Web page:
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Madhyamaka means something in Buddhism , Pali, Hinduism , Sanskrit, the history of ancient India. If you want to know the exact meaning, history, etymology or English translation of this term then check out the descriptions on this page. Add your comment or reference to a book if you want to contribute to this summary article.

In Buddhism

General definition (in Buddhism)

[ «previous (M) next» ] — Madhyamaka in Buddhism glossary

Source : The Indian Buddhist Iconography (b) Madhyamaka (मध्यमक) refers to one of the schools of philosophy in Buddhism.—[...] Thus there were three Yānas in Buddhism about 300 A.D. which may approximately be taken as the time of Asaṅga. But against these three Yānas there were four schools of philosophy in Buddhism, namely, the Sarvāstivāda (Sautrāntika), the Vāhyārthabhaṅga (Vaibhāṣika), the Vijñānavāda (Yogācāra), and the Śūnyavāda (Madhyamaka). How these four systems of philosophy were distributed amongst the three Yānas is one of the vital questions of Buddhism.

According to the Tattvaratnāvalī of Advayavajra (12th century A. D.):—“three are the Yānas, Śrāvakayāna, Pratyekayāna and Mahāyāna. There are four theories; Vaibhāṣika, Sautrāntika, Yogācāra and Madhyamaka. Śrāvakayāna and Pratyekayāna are explained by the theories of the Vaibhāṣikas. Mahāyāna is of two kinds: Pāramitānaya and Mantranaya. Pāramitānaya is explained by the theories either of Sautrāntika, Yogācāra or Madhyamaka. Mantranaya is explained by the theories of Yogācāra and Madhyamaka only”.

India history and geogprahy

Source : Geography in Ancient Indian inscriptions Mādhyamikā (माध्यमिका).—Barli Pillar inscription mentions an inhabitant of Majhimikā (Ski. Mādhyamikā). Majhimikā may safely correspond to modern Nagari in the Chitorgarh district in Rajasthan. The attribute śāli-mālinī in the Barli Pillar inscription possibly refers to the rice-fields that surrounded the town. At Mādhyamikā, as we find in the Mahābhārta, the people known as Vāṭadhanas had a settlement there.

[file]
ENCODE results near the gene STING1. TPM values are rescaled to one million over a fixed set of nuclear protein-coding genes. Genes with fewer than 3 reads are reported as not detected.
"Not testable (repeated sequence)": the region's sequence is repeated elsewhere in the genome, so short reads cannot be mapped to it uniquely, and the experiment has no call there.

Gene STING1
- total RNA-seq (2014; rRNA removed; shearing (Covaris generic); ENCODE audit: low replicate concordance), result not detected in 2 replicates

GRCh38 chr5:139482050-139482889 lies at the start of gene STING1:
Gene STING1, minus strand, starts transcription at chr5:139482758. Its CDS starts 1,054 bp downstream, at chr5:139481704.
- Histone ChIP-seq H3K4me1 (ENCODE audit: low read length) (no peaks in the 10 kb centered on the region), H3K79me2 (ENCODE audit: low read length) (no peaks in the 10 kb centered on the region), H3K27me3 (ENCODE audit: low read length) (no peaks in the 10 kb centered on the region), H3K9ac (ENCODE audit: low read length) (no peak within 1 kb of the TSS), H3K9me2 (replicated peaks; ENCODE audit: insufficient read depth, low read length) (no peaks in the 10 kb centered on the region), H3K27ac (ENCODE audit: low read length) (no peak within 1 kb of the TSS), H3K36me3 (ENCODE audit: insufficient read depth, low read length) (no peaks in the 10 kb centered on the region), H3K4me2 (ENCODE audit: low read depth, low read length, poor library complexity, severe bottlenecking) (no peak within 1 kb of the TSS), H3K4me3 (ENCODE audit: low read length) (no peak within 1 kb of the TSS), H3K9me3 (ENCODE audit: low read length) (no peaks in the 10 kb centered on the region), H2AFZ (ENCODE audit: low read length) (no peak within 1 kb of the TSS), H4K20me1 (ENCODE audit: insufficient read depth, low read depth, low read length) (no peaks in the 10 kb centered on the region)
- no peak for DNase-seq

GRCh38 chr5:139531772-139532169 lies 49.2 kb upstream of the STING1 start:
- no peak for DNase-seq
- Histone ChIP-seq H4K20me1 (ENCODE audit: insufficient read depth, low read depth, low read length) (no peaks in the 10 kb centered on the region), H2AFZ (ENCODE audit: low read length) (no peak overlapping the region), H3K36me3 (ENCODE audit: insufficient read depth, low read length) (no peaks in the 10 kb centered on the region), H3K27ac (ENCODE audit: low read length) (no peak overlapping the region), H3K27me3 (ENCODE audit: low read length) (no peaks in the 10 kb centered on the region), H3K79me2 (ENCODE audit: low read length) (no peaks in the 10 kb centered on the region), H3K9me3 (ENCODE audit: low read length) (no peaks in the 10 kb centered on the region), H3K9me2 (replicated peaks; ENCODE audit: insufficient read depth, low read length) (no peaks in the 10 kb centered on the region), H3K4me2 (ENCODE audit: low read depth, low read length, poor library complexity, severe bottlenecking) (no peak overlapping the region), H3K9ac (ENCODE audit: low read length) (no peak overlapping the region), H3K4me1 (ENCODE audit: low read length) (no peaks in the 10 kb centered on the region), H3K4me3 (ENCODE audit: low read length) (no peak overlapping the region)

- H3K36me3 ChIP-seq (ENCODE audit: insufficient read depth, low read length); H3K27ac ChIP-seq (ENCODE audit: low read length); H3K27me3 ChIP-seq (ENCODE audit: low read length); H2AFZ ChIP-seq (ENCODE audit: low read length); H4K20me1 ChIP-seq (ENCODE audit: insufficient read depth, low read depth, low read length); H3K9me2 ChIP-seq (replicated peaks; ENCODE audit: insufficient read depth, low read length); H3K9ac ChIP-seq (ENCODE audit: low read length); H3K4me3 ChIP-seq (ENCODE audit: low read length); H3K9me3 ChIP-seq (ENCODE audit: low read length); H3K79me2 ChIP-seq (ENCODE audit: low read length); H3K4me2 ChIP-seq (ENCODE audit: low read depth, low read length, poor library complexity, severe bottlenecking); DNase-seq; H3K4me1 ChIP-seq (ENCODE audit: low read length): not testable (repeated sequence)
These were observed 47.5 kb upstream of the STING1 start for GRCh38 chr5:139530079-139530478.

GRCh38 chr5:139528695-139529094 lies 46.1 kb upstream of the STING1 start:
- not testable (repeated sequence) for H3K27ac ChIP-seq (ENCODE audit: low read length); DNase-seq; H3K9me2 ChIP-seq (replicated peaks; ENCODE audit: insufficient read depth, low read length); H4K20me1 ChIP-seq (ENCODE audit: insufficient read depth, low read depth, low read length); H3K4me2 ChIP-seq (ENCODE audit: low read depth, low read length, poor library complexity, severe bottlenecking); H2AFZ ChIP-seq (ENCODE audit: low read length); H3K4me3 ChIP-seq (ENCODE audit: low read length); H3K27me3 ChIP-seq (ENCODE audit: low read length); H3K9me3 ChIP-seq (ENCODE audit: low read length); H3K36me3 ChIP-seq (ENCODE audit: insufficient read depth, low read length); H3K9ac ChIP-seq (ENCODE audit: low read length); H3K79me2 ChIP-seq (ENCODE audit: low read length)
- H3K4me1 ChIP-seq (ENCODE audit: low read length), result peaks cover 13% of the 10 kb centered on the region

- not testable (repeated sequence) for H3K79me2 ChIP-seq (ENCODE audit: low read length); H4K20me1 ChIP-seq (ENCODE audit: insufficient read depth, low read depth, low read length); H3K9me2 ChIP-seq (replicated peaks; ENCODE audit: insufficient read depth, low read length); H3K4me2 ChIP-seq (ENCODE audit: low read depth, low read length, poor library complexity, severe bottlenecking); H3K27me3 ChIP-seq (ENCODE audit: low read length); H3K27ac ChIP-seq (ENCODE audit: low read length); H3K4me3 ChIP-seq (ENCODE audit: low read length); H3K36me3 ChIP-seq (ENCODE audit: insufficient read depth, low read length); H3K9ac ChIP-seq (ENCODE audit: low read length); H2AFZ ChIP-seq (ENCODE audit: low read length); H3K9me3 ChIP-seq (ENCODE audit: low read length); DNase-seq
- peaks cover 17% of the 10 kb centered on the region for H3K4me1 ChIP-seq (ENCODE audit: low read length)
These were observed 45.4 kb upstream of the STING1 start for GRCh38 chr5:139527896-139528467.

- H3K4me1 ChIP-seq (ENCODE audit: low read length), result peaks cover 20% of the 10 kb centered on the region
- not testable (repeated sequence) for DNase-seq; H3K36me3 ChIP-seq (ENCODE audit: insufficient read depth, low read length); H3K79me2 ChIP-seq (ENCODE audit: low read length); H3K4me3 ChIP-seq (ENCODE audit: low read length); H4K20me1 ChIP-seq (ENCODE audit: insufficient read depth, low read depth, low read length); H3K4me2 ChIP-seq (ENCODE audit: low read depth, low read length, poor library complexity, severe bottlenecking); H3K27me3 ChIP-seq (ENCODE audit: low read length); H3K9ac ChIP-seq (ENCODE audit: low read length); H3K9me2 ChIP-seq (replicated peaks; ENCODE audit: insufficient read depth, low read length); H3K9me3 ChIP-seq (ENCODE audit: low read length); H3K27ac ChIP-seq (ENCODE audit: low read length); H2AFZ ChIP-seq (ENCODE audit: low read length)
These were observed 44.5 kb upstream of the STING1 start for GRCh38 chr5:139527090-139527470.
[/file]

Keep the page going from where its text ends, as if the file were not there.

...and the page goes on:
India history book cover context information The history of India traces the identification of countries, villages, towns and other regions of India, as well as royal dynasties, rulers, tribes, local festivities and traditions and regional languages. Ancient India enjoyed religious freedom and encourages the path of Dharma, a concept common to Buddhism, Hinduism, and Jainism.

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Languages of India and abroad

Sanskrit dictionary

[ «previous (M) next» ] — Madhyamaka in Sanskrit glossary

Source : DDSA: The practical Sanskrit-English dictionary Madhyamaka (मध्यमक).— a. ( - mikā f. )

1) Middle, middle-most.

2) Common (property &c.).

-kam The interior of anything.

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Madhyamikā (मध्यमिका).—A girl arrived at puberty, a marriageable woman.

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Mādhyamaka (माध्यमक).— a. ( - mikā f. ) [mādhyamika] a. ( - f. ) Middle, central.

-kāḥ ( m. pl.)

1) Name of a people or their country in the central part of India.